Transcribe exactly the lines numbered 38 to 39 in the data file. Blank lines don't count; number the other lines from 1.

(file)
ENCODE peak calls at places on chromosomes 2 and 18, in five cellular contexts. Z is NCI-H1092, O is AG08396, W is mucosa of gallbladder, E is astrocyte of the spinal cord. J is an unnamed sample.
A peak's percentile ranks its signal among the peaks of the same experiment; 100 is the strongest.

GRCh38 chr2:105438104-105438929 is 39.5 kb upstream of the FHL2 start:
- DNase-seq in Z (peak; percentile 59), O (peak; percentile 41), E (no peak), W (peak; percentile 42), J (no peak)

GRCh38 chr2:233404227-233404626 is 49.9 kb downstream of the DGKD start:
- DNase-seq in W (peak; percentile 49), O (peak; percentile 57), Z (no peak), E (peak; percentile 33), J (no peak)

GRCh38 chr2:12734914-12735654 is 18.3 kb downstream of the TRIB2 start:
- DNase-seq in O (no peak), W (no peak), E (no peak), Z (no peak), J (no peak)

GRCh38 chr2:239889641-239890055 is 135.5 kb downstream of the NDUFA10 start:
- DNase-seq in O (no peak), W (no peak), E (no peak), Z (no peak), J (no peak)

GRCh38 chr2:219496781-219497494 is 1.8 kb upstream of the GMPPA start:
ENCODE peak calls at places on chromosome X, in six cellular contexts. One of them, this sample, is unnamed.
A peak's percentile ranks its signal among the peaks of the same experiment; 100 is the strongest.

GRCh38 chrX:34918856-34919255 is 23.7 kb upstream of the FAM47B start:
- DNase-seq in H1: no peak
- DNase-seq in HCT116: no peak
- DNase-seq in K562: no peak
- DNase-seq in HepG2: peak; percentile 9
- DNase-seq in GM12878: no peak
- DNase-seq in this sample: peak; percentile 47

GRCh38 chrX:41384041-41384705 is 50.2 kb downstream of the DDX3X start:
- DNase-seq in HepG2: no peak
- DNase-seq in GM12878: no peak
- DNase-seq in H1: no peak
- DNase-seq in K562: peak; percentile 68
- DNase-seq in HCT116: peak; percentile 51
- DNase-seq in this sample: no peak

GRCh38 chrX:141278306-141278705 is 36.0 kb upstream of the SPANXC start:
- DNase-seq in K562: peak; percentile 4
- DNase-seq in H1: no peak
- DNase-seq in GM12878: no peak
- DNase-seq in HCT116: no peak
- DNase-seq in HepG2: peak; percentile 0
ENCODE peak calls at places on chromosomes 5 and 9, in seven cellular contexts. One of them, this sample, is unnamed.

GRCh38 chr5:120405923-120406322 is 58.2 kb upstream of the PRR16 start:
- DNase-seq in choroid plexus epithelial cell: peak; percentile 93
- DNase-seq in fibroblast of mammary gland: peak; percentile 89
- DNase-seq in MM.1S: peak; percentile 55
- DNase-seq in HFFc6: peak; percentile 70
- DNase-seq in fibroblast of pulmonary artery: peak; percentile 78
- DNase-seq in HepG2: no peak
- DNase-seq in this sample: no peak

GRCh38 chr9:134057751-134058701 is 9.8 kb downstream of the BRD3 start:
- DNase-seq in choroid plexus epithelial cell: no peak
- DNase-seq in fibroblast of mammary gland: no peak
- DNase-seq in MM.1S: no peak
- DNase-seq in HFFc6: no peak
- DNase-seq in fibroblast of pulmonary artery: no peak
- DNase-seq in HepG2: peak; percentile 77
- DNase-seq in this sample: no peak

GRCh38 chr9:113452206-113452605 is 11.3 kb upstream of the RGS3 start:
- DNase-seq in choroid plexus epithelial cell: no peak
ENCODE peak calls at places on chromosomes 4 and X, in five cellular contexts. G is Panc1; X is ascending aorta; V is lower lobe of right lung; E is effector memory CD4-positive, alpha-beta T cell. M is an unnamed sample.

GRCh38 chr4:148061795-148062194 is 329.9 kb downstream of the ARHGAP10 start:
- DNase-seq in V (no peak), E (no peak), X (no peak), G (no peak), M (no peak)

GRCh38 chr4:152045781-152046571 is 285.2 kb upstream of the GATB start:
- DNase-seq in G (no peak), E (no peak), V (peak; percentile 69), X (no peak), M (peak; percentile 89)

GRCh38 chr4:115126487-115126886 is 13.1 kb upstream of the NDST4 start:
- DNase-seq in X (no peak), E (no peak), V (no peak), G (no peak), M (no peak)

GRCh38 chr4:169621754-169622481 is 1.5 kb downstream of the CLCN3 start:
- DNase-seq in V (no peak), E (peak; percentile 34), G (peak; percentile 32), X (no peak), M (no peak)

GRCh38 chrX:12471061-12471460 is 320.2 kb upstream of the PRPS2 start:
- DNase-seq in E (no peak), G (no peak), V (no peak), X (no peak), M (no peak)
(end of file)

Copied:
- DNase-seq in MM.1S: peak; percentile 55
- DNase-seq in HFFc6: peak; percentile 70